Nanny, Au Pair and Alternative Care

Nanny, Au Pair and Alternative Care

When balancing career, relationships, family and personal commitments, it can be hard to fit it all in a day, especially when there are school pick-ups to do, lunches to organise, clothes to wash, dinners to make and floors to mop.

One of the latest trends for busy parents is to hire a nanny or au pair to help around the house with basic household duties and childcare.

Nannies and au pairs do not usually replace childcare and often parents will choose to use both. Nothing compares to the social and educational elements that long day care, child care and family day care can provide but many families these days need a little more flexibility and a lot more help around the house.

For families that; do not have set working hours, often work weekends, have the space in their homes and do not want to rely on different babysitters every week, alternative care may be an option.

But what options do you have? And what are the main differences?

Nanny

  • A nanny is a fully qualified childcare provider.
  • Most parents have no problems leaving their children overnight with a nanny or letting a nanny care for their children unsupervised.
  • They may be hired to help with minor household duties.
  • They can be live in or live out and often are hired for an extensive amount of time rather than on a “as required” basis.
  • They generally work full time or part time set hours.
  • They are paid a wage.
  • Under the new Childcare Benefit Scheme, nanny care can be claimed back via the child care benefit and child care rebate.

Nanny PA

  • Nanny PAs are similar to a nanny except may also perform personal assistant duties.
  • For working professionals with their own businesses, this may be a smart option as you can deduct part of their wage as a business expense. Talk to your accountant or a nanny service to find out more.

Paid Au Pairs

  • Au pairs are “hosted” by families to help out with the chores and childcare.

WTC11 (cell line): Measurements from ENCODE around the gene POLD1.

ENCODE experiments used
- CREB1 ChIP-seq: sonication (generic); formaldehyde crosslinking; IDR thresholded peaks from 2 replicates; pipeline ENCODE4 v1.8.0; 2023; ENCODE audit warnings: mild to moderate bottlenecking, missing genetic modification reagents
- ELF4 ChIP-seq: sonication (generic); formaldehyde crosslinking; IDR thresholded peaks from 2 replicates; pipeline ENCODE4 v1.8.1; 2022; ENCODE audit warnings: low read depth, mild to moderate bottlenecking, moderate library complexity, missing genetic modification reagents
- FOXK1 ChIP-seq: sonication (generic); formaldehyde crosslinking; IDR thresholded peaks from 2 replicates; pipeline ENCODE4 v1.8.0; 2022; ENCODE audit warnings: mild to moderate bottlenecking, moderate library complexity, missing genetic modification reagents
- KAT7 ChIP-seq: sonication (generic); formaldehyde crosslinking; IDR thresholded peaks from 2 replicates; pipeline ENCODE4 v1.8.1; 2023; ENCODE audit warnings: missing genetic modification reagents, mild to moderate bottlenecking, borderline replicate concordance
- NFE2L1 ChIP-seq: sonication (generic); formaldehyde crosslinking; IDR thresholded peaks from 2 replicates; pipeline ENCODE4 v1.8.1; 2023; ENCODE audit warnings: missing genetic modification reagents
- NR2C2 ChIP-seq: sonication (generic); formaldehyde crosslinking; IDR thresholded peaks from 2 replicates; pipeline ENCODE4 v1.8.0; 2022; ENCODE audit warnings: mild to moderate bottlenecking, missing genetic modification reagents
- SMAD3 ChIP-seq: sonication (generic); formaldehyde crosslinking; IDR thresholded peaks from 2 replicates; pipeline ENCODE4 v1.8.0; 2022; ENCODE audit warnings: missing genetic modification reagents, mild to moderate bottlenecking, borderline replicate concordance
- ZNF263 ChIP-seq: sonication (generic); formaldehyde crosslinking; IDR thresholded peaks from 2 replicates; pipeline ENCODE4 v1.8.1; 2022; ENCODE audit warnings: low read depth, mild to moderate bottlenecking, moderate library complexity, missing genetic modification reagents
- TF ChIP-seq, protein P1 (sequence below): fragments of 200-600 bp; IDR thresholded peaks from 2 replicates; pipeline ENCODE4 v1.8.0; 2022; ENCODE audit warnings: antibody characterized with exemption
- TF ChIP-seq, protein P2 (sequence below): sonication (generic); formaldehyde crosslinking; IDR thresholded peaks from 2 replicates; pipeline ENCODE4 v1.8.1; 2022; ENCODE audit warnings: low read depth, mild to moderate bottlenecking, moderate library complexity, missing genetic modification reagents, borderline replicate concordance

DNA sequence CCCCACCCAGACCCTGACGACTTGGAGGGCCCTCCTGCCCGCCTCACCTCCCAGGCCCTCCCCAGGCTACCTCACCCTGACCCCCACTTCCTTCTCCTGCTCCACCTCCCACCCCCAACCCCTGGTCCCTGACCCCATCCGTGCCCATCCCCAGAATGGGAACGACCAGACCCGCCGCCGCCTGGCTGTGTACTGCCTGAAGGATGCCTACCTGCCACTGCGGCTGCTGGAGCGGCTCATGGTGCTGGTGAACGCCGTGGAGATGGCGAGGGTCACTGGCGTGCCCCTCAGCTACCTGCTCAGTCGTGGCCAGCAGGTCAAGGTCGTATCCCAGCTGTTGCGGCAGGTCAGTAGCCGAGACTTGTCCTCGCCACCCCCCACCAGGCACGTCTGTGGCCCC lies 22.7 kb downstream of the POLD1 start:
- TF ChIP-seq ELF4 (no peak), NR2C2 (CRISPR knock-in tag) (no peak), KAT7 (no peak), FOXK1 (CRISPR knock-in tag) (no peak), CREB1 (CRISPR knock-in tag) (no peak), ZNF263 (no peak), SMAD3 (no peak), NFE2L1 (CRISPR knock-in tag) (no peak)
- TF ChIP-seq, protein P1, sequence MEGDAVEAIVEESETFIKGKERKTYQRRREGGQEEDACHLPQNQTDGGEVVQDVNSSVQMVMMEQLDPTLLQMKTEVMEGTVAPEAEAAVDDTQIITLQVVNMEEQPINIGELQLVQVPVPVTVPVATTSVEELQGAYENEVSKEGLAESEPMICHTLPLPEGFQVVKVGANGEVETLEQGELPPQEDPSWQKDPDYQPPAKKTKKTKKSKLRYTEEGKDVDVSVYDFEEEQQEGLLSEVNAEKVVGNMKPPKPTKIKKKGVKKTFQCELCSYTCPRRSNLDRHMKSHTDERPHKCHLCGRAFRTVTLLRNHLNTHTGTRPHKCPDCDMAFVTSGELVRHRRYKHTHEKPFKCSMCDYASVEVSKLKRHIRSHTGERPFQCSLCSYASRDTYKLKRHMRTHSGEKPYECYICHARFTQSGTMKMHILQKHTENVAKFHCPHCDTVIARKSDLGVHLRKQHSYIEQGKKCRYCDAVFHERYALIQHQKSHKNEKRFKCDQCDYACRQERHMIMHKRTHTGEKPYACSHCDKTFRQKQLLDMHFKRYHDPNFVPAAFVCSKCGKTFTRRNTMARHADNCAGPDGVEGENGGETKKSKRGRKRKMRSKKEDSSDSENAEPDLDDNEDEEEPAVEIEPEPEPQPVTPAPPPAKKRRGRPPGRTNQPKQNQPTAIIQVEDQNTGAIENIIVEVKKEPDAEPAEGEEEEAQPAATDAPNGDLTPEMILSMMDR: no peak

• Paid au pairs general receive $150 to $300 a week for their assistance.
  • They are not generally educated in childcare and thus are considered more as a “mum’s helper” rather than a nanny.
  • Many parents will not leave their children alone unsupervised with an au pair for extensive periods of time but this is completely the decision of the parents.
  • Au pairs often travel with families on outings and provide an extra set of hands to help out with the kids.
  • They can be live out but most are live in.
  • They generally work part-time, are hired on a short term basis (three to six months) and often are from overseas or traveling from out of state.

Mutual Exchange Au Pairs

  • These are similar to Paid Au Pairs but rather than being paid in cash, Mutual Exchange Au Pairs provide a certain amount of hours each week in exchange for room, food and board with the host family.
  • You can use an au pair or a nanny agency to find alternative care. Or, you can choose to do it yourself.
  • There are a number of databases online that can help you find the perfect match as well as local Facebook groups that advertise au pair positions in your area. Gumtree is another option when it comes to finding nannies but you will require to do all the interviewing, background and police checks yourself. Going through an agency will cost a fee but this background work is already completed for you.
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